April 26th, 2015 – Milan – Italy
This morning we left our hotel and spent the morning in Milan. Our first stop was the Milan Cathedral (first 5 pictures) which is the 5th largest church in the world and the largest in Italy (St. Peter’s Basilica is larger but is in Vatican). The cathedral is dedicated to St. Mary of the Nativity and is the seat of the Archbishop of Milan. It took nearly six centuries to completed the cathedral. History lesson: The first cathedral was dedicated to St. Thecla and was completed by 355. The cathedral was damaged by fire in 1075 and rebuilding of the Duomo began in 1386. The start of the construction coincided with the ascension to power in Milan of Gian Galeazzo Visconti, and was meant as a reward to the noble and working classes, who had suffered under his tyrannical Visconti predecessor Barnabo. Visconti had ambitions to follow the newest trends in European architecture. In 1389, a French chief engineer, Nicolas de Bonaventure, was appointed, adding to the church its Gothic, a French style not typical for Italy. He decided that the brick structure should be panelled with marble. Galeazzo gave the Fabbrica del Duomo exclusive use of the marble from the Canoglia quarry and exempted it from taxes. Work proceeded quickly, and at the death of Gian Galeazzo in 1402, almost half the cathedral was complete. Construction, however, stalled almost totally until 1480, for lack of money and ideas.
In 1500 to 1510, the octagonal cupola was completed, and decorated in the interior with four series of 15 statues each, portraying saints, prophets, sibyls and other characters of the Bible. During the subsequent Spanish domination, the new church proved usable, even though the interior remained largely unfinished, and some bays of the nave and the transepts were still missing. After the accession of Carlo Borromeo to the archbishop’s throne, he appointed Pellegrino Pellegrini in 1571 as chief engineer. Borromeo and Pellegrini strove for a new, Renaissance appearance for the cathedral, that would emphasise its Roman/Italian nature, and subdue the Gothic style, which was now seen as foreign. As the façade still was largely incomplete, Pellegrini designed a “Roman” style one, with columns, obelisks and a large tympanum. This design was never carried out, but the interior decoration continued.
In 1649, the new chief architect Carlo Buzzi introduced a striking revolution: the façade was to revert to original Gothic style, including the already finished details within big Gothic pilasters and two giant belfries. In 1762 one of the main features of the cathedral, the Madonnina’s spire, was erected at the dizzying height of 108.5 m. Given Milan’s notoriously damp and foggy climate, the Milanese consider it a fair-weather day when the Madonnina is visible from a distance, as it is so often covered by mist. On May 20, 1805, Napoleon Bonaparte, about to be crowned King of Italy, ordered the façade to be finished by Pellicani. The façade was finished in seven years, As a form of thanksgiving, a statue of Napoleon was placed at the top of one of the spires. Napoleon was crowned King of Italy at the Duomo. There was still a lot of work to be done inside and the cathedral was finally completed in 1964.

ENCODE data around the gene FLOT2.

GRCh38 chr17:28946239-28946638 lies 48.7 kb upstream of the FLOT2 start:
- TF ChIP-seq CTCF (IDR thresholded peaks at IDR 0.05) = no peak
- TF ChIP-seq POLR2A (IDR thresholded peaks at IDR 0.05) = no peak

The Galleria Vittorio Emanuele II (7th picture) is one of the world’s oldest shopping malls. Housed within a four-story double arcade the Galleria is named after the first king of the Kingdom of Italy. It was built between 1865 and 1877. On the ground of the central octagonal, there are four mosaics portraying the Coat of Arms of the three Capitals of the Kingdom of Italy (Turin, Florence and Rome) plus Milan’s. Tradition says that if a person spins around three times with a heel on the testicles of the bull from the Turin Coat of Arms this will bring good luck. Of course, Leslie had to try that out (6th picture),
The last stop was Pinacoteca di Brera (“Brera Art Gallery“) which is the main public gallery for paintings in Milan. It contains one of the foremost collections of Italian paintings. The 8th picture shows a statue of Napoleon. Not him you say? We said the same thing. Actually it is a representation of Napoleon if he had the perfect body. Napoleon did not like this statue and it was in storage until his death and put on display afterwards. We had a very knowledgeable guide and saw some very beautiful paintings. The ones pictured below are The Marriage of the Virgin by Raphael (1504); The Kiss by Hayez (1859); Madonna and Child Blessing by Bellini (1510); and Supper at Emmaus by Caravaggio (1606).